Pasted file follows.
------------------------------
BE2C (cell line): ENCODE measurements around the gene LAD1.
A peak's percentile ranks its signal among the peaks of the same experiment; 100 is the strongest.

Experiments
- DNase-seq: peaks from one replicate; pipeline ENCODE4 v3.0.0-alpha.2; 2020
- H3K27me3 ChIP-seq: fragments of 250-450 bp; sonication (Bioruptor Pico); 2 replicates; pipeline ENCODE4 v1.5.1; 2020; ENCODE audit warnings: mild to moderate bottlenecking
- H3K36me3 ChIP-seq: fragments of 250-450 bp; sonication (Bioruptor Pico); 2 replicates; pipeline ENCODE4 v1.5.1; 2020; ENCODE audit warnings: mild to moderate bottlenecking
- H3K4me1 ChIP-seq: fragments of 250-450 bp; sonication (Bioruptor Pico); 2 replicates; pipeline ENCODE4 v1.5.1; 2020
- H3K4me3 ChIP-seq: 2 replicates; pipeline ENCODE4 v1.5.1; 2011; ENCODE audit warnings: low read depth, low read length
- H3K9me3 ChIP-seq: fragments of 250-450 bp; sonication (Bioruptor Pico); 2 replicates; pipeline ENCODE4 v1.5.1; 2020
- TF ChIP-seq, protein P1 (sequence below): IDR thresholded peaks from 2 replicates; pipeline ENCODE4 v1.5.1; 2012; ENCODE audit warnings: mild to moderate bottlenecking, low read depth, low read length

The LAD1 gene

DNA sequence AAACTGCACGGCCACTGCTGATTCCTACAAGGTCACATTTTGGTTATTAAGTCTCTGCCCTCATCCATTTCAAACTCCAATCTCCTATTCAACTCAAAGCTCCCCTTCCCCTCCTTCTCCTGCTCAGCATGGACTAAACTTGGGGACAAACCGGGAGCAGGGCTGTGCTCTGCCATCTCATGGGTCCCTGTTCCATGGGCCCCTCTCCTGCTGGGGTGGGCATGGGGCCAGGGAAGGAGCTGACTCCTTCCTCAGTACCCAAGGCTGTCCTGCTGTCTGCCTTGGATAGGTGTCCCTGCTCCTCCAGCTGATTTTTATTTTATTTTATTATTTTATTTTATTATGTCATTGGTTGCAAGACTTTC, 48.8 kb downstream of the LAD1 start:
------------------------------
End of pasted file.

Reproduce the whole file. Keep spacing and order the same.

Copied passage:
BE2C (cell line): ENCODE measurements around the gene LAD1.
A peak's percentile ranks its signal among the peaks of the same experiment; 100 is the strongest.

Experiments
- DNase-seq: peaks from one replicate; pipeline ENCODE4 v3.0.0-alpha.2; 2020
- H3K27me3 ChIP-seq: fragments of 250-450 bp; sonication (Bioruptor Pico); 2 replicates; pipeline ENCODE4 v1.5.1; 2020; ENCODE audit warnings: mild to moderate bottlenecking
- H3K36me3 ChIP-seq: fragments of 250-450 bp; sonication (Bioruptor Pico); 2 replicates; pipeline ENCODE4 v1.5.1; 2020; ENCODE audit warnings: mild to moderate bottlenecking
- H3K4me1 ChIP-seq: fragments of 250-450 bp; sonication (Bioruptor Pico); 2 replicates; pipeline ENCODE4 v1.5.1; 2020
- H3K4me3 ChIP-seq: 2 replicates; pipeline ENCODE4 v1.5.1; 2011; ENCODE audit warnings: low read depth, low read length
- H3K9me3 ChIP-seq: fragments of 250-450 bp; sonication (Bioruptor Pico); 2 replicates; pipeline ENCODE4 v1.5.1; 2020
- TF ChIP-seq, protein P1 (sequence below): IDR thresholded peaks from 2 replicates; pipeline ENCODE4 v1.5.1; 2012; ENCODE audit warnings: mild to moderate bottlenecking, low read depth, low read length

The LAD1 gene

DNA sequence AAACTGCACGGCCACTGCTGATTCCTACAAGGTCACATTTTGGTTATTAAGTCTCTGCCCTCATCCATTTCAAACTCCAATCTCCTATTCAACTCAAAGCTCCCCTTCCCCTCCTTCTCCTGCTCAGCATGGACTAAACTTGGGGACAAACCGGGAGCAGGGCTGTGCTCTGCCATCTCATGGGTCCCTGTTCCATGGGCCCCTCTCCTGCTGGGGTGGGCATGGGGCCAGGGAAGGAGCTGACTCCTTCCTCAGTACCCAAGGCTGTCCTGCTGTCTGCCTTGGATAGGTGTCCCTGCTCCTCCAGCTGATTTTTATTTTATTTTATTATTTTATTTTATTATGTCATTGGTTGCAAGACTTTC, 48.8 kb downstream of the LAD1 start: